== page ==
I guess what this means is that while I am scraping out time to divide between actual writing, actual editing, and actual promotion, I'll also be finding time to actually live, instead of hiding behind my computer monitor pretending to do so through my characters who, unless I do it, aren't.

Oh, yes, and I learned one more thing too that also applies loosely to this article. Great advice from a newly met-in-person but longstanding online friend/author BG...Just because I'm a writer doesn't mean my regular life isn't interesting from time to time. I don't need to let my writing consume EVERYTHING I do.

Dream, but remember to live those dreams! –b

NOTE
This article it was original posted on my blog April 2012.
 
BC Brown
Author of A Touch of Madness (Spring 2012), A Touch of Darkness (Fall 2010), Sister Light, Book One: Of Shadows (Summer 2007), and contributing author to Fracas: A Collection of Short Friction (Fall 2011)

BIO:
B.C. Brown was born with six fingers on each hand endowing her with super powers, thus enabling her to fight crime. When a freak Cuisinart accident severed the additional digits and her powers, B.C. was forced to fall back on her secondary talent -writing. Now she lives between the pages of a book - whether she has written it or not. Since she has not found the surgeon to restore her fingers and powers, she has published three novels to date and contributed to one anthology. She enjoys writing mystery, paranormal romance, science fiction and fantasy but is always in the mood for a challenge to branch out. You can follow her crime fighting or writing at Facebook, Goodreads, her blog, Amazon or Twitter.
Twitter: @BCBrownBooks
Facebook: BCBrownWrites
Blog: http://www.bcbrownbooks.blogspot.com
Amazon: http://www.amazon.com/author/bcbrown

BLURB:
Abbey St. Michael, former cop and psychic consultant, is trapped in a tricky situation. When her ex-husband enlists her specialized help in bringing his new fiancee's killer to justice, Abbey finds herself obligated by guilt to take a case she knows is bad news both professionally and personally. But when her former boss gives her the evidence collected to date, Abbey realizes this case may end up being worse than she thought. With the clock ticking to prove the killer's guilt, she needs to assuage herself of her ex-husband's guilt and rectify her professional life with her personal life. But when the murders take a turn, Abbey realizes this case may end up changing her life and her future forever.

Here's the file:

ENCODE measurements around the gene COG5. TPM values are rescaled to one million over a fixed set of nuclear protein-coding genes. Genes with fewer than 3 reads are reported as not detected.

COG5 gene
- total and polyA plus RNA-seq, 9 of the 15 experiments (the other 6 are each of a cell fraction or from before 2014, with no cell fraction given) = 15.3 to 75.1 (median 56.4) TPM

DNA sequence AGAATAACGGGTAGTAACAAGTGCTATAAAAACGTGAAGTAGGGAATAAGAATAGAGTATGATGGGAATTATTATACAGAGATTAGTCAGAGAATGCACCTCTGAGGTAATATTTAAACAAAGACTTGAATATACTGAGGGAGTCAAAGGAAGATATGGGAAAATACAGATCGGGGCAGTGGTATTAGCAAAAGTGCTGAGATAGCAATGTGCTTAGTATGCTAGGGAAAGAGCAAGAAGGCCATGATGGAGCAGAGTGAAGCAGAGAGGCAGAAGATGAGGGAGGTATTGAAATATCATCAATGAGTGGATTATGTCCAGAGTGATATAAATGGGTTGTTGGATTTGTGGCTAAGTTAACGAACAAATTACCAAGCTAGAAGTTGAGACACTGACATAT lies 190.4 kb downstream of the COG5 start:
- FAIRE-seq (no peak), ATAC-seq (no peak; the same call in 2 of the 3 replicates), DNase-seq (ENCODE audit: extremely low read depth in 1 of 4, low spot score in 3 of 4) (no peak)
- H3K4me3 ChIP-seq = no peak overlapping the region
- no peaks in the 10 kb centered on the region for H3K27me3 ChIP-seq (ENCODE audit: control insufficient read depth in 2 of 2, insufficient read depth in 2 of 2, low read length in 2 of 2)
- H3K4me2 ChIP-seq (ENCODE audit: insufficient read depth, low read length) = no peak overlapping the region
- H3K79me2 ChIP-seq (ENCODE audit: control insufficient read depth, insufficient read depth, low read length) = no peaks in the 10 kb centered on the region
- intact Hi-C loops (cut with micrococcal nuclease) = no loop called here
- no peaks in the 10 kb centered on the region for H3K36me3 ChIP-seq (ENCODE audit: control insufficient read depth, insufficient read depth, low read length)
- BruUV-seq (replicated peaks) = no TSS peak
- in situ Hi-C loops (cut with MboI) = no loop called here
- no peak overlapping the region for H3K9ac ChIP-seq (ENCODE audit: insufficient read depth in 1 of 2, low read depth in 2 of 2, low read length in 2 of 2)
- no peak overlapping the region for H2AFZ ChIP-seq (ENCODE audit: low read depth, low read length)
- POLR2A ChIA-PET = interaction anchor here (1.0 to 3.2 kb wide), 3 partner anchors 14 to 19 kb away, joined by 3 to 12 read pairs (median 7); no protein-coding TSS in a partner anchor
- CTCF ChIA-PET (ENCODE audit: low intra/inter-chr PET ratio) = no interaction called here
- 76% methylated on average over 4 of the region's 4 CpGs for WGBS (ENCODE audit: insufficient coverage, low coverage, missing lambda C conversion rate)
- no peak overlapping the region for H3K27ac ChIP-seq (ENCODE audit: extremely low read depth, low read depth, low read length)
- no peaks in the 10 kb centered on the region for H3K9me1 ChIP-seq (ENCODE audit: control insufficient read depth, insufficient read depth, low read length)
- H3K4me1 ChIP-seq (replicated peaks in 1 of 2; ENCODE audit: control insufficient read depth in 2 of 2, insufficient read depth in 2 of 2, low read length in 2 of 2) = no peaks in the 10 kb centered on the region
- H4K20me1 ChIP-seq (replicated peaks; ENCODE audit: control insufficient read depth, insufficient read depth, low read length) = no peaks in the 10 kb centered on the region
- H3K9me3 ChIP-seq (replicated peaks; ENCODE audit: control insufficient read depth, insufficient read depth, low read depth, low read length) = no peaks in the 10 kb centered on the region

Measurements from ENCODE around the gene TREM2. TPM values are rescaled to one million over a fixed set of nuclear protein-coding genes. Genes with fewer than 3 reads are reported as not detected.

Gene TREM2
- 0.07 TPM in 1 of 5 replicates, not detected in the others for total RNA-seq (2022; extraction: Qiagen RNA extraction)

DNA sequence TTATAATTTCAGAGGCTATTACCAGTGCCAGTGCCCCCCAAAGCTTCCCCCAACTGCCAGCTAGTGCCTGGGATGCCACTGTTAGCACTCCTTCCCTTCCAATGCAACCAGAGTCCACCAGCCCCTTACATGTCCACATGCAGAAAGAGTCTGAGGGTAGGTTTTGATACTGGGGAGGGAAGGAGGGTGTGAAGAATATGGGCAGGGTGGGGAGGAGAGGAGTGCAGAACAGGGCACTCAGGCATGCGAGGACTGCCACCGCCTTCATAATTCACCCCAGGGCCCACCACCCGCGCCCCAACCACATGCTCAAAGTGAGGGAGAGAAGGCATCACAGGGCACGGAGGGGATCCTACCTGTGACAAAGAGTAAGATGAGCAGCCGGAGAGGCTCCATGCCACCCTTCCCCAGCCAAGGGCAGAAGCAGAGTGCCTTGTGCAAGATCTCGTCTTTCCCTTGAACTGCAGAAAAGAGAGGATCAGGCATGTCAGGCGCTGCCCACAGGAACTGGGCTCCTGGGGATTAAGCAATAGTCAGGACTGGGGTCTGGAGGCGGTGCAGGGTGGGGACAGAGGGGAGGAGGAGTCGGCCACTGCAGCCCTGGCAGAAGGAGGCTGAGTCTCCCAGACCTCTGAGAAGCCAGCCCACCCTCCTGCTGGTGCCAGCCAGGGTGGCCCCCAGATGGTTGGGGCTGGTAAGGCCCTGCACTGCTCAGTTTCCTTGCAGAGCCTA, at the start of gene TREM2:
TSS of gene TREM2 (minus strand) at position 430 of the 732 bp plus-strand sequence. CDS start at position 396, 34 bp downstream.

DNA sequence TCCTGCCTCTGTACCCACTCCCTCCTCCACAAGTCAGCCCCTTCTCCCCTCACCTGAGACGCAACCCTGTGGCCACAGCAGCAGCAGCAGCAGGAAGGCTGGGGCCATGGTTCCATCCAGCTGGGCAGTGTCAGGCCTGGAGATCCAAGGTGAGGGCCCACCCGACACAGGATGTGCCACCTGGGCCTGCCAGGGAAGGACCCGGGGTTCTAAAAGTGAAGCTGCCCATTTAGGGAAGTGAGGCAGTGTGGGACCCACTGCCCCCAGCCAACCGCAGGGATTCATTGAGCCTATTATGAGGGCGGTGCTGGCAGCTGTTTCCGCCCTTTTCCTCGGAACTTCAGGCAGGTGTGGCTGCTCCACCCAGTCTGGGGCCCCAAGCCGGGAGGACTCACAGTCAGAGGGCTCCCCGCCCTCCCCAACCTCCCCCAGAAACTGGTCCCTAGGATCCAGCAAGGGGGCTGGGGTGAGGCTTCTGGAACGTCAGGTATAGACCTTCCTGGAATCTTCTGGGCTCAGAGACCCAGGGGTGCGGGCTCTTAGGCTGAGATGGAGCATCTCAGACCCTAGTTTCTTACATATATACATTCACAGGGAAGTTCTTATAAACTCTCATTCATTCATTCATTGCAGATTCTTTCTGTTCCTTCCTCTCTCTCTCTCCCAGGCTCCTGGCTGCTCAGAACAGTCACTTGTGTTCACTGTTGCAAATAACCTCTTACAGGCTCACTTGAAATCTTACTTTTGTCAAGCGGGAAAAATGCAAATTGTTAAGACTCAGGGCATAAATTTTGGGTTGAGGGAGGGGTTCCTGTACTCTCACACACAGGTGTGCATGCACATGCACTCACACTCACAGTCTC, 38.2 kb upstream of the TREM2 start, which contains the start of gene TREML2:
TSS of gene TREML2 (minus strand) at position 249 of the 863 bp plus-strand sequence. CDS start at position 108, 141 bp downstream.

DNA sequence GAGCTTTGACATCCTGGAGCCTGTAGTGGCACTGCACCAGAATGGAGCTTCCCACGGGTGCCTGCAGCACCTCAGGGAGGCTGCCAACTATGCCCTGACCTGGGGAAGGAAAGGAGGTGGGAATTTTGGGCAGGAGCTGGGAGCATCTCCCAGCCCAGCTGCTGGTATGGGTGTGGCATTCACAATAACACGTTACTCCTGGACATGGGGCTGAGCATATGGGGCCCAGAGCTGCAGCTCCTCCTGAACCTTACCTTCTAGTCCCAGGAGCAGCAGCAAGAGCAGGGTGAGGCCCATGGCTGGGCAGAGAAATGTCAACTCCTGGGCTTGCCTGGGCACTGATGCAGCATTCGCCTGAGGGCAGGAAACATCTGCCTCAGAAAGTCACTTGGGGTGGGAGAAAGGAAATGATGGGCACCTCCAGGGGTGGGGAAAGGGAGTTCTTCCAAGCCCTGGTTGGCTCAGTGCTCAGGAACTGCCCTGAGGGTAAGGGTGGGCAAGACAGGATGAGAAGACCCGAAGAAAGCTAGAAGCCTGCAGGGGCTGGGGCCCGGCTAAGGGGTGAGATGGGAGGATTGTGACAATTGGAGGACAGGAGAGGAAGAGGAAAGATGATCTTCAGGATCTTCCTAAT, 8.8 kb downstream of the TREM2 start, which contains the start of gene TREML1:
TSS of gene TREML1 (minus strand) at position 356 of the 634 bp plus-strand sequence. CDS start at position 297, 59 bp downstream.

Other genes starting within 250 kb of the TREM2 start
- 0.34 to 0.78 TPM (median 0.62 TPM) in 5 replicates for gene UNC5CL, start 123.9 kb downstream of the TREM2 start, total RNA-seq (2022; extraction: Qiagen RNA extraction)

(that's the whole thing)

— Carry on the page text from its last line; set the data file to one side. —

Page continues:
8 comments:

Anonymous said...
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Molly Daniels said...

Ahem...as the aforementioned 'MD/KM', You're welcome!! And I guess this was payback for dragging me out of my comfort zone and making me get up in front of 20+ people and force them to listen to my singing voice, lol!

Seriously, once you understand the way Abby's mind works, you'll enjoy both Touch of Darkness and Touch of Madness:) Try it; you'll like it. Like LIFE, lol!

Sandy said...

B.C., I totally understand getting lost in writing instead of living life. I think at some point it happens to all writers and authors.

I enjoyed your blurb. It sounds like a great story.

jean hart stewart said...

Enjoyed your column, It reminds me of my constant push to write more and that I'm right to fight it. So easy to get caught in writing...

Nicole Morgan said...

BC - So, other people get lost too? Whew... I can no longer hide that in my closet of crazy. LOL. Actually, I think our getting lost in writing is what helps us grow as both writers in people. We may be creatively quirky at times, but you'll never find a better bunch! ;)

LKF said...

My family always thought I was a little nuts, now I have something to blame it on. Like Nicole said we are creatively quirky and run in a great crowd.
Thanks for sharing , your post was great.
Lynda

Bronwyn Green said...

Hey BC!!! :)

I've been totally guilty of being lost in the book during October and November, but I'm back in real life now. :)

And can I just say I'm so glad you stepped out of your comfort zone, because I absolutely loved meeting you in real life! One of these days, I'd love to go to karaoke with you and MD/KM. :)

B.C. Brown said...

Molly, you're welcome. Who needs comfort zones anyway? lol

Sandy, thank you. Abbey is always a fun story to tell! Most of the time I enjoy the "getting lost" aspect of being a writer. It's wonderful to "get lost" in your own head.

Jean, I am the same way. Only recently have I learned to fight back. :)

Nicole & LFK, quirky? My family has much - ahem - stronger words for me than that! lmao

Bron, for you, sweetheart, I'll step out of my comfort zone any time. P.S. I hope you are catching my "real life" blog posts too, since you inspired the start of them. They're all untitled 'Random Rant #'. Thank you. :)